George Lucas Educational Foundation

12 Steps to Developing Great STEM Lessons

12 Steps to Developing Great STEM Lessons

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I'm always looking for ideas for how to incorporate STEM lessons into the middle school curriculum. I've compiled the process some teachers in Mobile, AL are using if you'd like to take a look at 12 Steps to Developing Great STEM Lessons. In the meantime, that "T" in STEM needs more emphasis. I'd love to collect some ideas on how you (or others you know of) do that. Thanks!

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Caroline Goode's picture

Thanks for the "STEM Guide", Anne, this will definately be useful to my new group of science teacher mentees and for integration into my PD programs on NGSS! Bringing more "T" into STEM lessons is something that most science teachers don't think enough about. Just using a Smartboard or having students conduct research on computers is not enough. Using technology in middle school labs (as most high schools) do involves funding for tech tools like probes,etc., having internet access in every classroom*, and providing computers and Smartboards to all teachers. Once teachers have the tools they need to teach digital learners, then we can talk about the implementation of them in STEM.
*As an e-Mentor for 8 middle school science teachers this year, I found that 6/8 did not have the technology in their building to participate in a webcam observation. In fact, at least two or three of the teachers said they could not rely on the internet in their building working on any given day.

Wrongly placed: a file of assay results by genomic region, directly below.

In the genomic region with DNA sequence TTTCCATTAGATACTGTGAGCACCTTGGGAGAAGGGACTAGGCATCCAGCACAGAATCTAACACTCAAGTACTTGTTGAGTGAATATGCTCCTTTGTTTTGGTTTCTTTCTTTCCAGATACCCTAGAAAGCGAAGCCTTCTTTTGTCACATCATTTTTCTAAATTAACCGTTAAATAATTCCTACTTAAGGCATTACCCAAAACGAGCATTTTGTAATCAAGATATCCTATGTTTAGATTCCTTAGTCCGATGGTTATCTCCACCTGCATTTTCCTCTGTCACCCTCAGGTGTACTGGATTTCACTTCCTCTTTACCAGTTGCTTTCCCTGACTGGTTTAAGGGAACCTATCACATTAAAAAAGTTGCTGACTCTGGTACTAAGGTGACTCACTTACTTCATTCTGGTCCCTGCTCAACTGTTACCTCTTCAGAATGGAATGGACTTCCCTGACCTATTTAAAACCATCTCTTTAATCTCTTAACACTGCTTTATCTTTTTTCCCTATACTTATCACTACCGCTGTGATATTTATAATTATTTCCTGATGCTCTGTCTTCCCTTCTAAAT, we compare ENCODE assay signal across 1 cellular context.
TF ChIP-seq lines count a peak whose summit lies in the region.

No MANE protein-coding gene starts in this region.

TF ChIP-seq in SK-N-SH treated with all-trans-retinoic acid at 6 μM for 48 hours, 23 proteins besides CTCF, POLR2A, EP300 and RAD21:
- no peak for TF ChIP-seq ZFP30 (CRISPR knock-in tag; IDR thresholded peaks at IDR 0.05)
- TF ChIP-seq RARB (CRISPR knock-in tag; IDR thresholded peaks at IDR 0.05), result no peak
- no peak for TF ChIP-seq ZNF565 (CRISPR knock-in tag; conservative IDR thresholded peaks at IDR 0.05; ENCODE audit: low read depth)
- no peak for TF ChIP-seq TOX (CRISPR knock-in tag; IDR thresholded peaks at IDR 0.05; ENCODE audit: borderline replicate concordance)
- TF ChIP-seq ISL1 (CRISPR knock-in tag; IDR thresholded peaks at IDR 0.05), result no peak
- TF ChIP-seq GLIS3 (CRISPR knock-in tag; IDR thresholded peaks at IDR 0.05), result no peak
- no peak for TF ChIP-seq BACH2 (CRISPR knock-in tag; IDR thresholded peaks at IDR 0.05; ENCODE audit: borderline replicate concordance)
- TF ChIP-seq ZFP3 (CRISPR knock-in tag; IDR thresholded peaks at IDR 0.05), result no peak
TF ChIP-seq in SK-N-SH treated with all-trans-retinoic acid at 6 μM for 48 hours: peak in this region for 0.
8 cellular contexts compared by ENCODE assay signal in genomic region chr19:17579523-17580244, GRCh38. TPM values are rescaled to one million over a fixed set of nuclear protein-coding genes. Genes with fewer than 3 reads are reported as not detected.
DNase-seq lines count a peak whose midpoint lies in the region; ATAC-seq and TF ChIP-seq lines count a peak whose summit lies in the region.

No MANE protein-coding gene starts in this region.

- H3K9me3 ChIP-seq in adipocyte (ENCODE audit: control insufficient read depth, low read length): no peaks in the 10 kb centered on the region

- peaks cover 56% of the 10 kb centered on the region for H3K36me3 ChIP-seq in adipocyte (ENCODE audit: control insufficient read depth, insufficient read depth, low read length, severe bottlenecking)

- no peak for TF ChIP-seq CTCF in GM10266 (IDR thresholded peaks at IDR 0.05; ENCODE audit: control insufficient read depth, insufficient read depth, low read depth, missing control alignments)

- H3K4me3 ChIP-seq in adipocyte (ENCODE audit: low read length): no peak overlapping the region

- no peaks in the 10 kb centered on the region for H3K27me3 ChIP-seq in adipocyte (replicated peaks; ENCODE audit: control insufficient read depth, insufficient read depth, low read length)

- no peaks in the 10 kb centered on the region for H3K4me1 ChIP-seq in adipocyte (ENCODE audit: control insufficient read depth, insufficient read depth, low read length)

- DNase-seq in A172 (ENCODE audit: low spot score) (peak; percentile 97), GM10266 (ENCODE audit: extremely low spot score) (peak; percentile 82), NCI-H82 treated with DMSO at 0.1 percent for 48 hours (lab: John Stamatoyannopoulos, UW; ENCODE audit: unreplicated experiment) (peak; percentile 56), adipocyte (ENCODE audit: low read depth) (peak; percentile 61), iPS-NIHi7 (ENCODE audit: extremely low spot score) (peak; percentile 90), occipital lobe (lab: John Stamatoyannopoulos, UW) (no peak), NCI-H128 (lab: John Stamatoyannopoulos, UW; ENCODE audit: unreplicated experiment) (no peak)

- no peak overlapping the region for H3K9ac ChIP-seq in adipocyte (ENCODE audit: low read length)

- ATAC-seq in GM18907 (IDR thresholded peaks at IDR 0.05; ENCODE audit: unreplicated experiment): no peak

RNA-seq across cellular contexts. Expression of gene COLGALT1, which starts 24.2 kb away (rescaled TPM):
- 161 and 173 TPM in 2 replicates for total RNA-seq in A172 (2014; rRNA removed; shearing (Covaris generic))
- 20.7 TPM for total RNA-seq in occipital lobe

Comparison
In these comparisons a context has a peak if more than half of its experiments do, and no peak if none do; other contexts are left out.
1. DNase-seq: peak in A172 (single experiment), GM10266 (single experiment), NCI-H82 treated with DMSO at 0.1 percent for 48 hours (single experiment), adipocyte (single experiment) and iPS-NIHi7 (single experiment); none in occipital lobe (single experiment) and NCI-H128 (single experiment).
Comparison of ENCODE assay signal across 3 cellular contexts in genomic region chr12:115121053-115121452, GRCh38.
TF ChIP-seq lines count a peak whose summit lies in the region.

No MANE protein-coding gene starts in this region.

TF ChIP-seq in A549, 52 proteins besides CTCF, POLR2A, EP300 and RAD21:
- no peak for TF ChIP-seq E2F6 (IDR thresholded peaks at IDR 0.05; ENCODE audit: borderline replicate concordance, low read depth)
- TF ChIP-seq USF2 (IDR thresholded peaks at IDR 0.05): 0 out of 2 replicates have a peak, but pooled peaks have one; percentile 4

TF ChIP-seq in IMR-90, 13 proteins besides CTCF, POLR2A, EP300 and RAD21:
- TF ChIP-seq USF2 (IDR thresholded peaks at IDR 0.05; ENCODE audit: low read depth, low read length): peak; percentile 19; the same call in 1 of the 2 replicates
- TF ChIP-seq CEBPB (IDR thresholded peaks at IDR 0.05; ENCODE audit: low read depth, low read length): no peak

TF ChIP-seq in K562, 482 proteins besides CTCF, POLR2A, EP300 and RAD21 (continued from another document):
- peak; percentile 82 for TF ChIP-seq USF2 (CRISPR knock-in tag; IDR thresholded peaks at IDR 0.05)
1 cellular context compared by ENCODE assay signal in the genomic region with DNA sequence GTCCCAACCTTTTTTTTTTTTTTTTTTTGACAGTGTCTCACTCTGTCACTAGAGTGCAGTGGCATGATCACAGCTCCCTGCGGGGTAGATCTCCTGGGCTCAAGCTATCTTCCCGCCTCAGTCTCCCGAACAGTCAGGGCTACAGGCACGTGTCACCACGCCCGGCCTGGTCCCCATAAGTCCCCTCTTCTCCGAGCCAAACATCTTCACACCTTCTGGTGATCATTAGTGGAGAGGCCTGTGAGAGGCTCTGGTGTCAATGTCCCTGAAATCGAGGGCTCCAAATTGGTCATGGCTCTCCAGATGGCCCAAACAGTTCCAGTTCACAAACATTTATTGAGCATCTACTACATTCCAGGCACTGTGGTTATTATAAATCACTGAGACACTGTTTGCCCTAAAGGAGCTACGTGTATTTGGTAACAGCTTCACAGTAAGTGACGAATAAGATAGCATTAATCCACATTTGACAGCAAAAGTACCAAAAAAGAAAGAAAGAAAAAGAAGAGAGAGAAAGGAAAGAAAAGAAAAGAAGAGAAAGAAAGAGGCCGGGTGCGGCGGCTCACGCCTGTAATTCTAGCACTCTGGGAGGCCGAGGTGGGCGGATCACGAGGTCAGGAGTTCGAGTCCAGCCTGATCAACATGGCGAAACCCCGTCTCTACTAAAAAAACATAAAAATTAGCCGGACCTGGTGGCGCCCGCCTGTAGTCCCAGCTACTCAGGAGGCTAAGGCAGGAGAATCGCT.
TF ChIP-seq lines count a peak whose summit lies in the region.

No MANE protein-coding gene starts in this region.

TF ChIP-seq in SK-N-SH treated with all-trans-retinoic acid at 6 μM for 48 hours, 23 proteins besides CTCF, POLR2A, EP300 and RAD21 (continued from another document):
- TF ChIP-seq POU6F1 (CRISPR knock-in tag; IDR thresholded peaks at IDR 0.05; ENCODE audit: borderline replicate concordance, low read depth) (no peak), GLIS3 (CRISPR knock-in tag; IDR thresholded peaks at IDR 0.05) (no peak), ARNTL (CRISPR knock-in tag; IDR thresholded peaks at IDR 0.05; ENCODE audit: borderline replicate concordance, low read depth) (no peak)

Carolyn DeCristofano's picture

I'm sure your 12 steps will be helpful to anyone with an interest in integrating engineering into their middle school (or other) curriculum! I think that we have to support the idea of taking time for redesign (Step 12); it teaches valuable lessons about the value of creativity, risk-taking, failure, analysis, and perseverance--and the nature of the technological world in which they are immersed daily.

Here's an idea about using technology in the engineering classroom - one which I confess I've yet to try: Videotape the performance of the teams' designed systems or objects. Then allow teams to use the videos to analyze their designs, seeking clues about why their designs are/are not working well. This can inform their decisions as they redesign. So often, tests of student designs happen quickly and students are left to fill in what they think is happening with their designed technologies. Video would help them review different aspects of performance and possibly even allow them to slow down the motion to really look at what's happening. Imagine a slow playback of a wind turbine or of water flowing near a student-designed sediment barrier in a model watershed. Afterward, some reflection on how the use of video technology helped students would allow for some explicit teaching and learning about "technology."

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